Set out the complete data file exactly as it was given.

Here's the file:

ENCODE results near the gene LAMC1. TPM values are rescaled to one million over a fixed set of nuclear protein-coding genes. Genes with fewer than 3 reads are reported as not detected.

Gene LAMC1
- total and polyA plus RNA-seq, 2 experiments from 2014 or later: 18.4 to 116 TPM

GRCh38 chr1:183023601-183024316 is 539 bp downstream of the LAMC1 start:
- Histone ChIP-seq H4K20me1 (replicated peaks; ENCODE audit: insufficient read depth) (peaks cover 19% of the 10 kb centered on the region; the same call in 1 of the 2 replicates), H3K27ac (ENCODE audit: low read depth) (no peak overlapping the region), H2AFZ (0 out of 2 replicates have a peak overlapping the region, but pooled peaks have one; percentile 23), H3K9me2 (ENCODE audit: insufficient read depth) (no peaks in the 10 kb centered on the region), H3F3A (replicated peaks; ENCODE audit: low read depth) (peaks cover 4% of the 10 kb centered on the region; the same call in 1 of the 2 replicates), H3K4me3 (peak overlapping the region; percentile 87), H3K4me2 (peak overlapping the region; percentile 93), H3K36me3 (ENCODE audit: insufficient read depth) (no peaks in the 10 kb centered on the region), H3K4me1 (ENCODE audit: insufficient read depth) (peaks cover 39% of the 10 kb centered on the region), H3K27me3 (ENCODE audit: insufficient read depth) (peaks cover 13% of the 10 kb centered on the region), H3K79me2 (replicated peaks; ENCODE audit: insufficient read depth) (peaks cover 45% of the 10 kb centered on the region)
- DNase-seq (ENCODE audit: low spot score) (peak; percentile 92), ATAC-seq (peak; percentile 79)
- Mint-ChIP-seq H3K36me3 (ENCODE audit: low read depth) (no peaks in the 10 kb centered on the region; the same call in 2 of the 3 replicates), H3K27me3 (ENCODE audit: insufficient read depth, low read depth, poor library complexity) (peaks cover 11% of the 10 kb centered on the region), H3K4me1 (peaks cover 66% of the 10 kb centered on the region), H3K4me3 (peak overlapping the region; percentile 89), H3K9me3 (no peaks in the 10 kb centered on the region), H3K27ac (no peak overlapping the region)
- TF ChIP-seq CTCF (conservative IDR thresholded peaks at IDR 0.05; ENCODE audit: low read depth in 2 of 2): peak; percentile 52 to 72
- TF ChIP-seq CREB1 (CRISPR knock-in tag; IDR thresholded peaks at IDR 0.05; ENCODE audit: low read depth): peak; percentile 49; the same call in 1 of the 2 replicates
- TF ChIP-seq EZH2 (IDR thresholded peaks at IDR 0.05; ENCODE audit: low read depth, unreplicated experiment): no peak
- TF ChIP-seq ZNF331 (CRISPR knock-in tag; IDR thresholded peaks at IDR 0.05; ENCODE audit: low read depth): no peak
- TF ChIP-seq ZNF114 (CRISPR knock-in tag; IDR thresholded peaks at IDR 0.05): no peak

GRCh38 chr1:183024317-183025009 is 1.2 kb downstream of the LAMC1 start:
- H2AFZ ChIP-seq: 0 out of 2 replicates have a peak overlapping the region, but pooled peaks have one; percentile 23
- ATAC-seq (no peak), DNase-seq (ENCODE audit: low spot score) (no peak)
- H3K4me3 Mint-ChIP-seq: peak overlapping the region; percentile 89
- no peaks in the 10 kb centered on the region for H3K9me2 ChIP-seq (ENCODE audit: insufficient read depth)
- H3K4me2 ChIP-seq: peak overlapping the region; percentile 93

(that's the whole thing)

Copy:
ENCODE results near the gene LAMC1. TPM values are rescaled to one million over a fixed set of nuclear protein-coding genes. Genes with fewer than 3 reads are reported as not detected.

Gene LAMC1
- total and polyA plus RNA-seq, 2 experiments from 2014 or later: 18.4 to 116 TPM

GRCh38 chr1:183023601-183024316 is 539 bp downstream of the LAMC1 start:
- Histone ChIP-seq H4K20me1 (replicated peaks; ENCODE audit: insufficient read depth) (peaks cover 19% of the 10 kb centered on the region; the same call in 1 of the 2 replicates), H3K27ac (ENCODE audit: low read depth) (no peak overlapping the region), H2AFZ (0 out of 2 replicates have a peak overlapping the region, but pooled peaks have one; percentile 23), H3K9me2 (ENCODE audit: insufficient read depth) (no peaks in the 10 kb centered on the region), H3F3A (replicated peaks; ENCODE audit: low read depth) (peaks cover 4% of the 10 kb centered on the region; the same call in 1 of the 2 replicates), H3K4me3 (peak overlapping the region; percentile 87), H3K4me2 (peak overlapping the region; percentile 93), H3K36me3 (ENCODE audit: insufficient read depth) (no peaks in the 10 kb centered on the region), H3K4me1 (ENCODE audit: insufficient read depth) (peaks cover 39% of the 10 kb centered on the region), H3K27me3 (ENCODE audit: insufficient read depth) (peaks cover 13% of the 10 kb centered on the region), H3K79me2 (replicated peaks; ENCODE audit: insufficient read depth) (peaks cover 45% of the 10 kb centered on the region)
- DNase-seq (ENCODE audit: low spot score) (peak; percentile 92), ATAC-seq (peak; percentile 79)
- Mint-ChIP-seq H3K36me3 (ENCODE audit: low read depth) (no peaks in the 10 kb centered on the region; the same call in 2 of the 3 replicates), H3K27me3 (ENCODE audit: insufficient read depth, low read depth, poor library complexity) (peaks cover 11% of the 10 kb centered on the region), H3K4me1 (peaks cover 66% of the 10 kb centered on the region), H3K4me3 (peak overlapping the region; percentile 89), H3K9me3 (no peaks in the 10 kb centered on the region), H3K27ac (no peak overlapping the region)
- TF ChIP-seq CTCF (conservative IDR thresholded peaks at IDR 0.05; ENCODE audit: low read depth in 2 of 2): peak; percentile 52 to 72
- TF ChIP-seq CREB1 (CRISPR knock-in tag; IDR thresholded peaks at IDR 0.05; ENCODE audit: low read depth): peak; percentile 49; the same call in 1 of the 2 replicates
- TF ChIP-seq EZH2 (IDR thresholded peaks at IDR 0.05; ENCODE audit: low read depth, unreplicated experiment): no peak
- TF ChIP-seq ZNF331 (CRISPR knock-in tag; IDR thresholded peaks at IDR 0.05; ENCODE audit: low read depth): no peak
- TF ChIP-seq ZNF114 (CRISPR knock-in tag; IDR thresholded peaks at IDR 0.05): no peak

GRCh38 chr1:183024317-183025009 is 1.2 kb downstream of the LAMC1 start:
- H2AFZ ChIP-seq: 0 out of 2 replicates have a peak overlapping the region, but pooled peaks have one; percentile 23
- ATAC-seq (no peak), DNase-seq (ENCODE audit: low spot score) (no peak)
- H3K4me3 Mint-ChIP-seq: peak overlapping the region; percentile 89
- no peaks in the 10 kb centered on the region for H3K9me2 ChIP-seq (ENCODE audit: insufficient read depth)
- H3K4me2 ChIP-seq: peak overlapping the region; percentile 93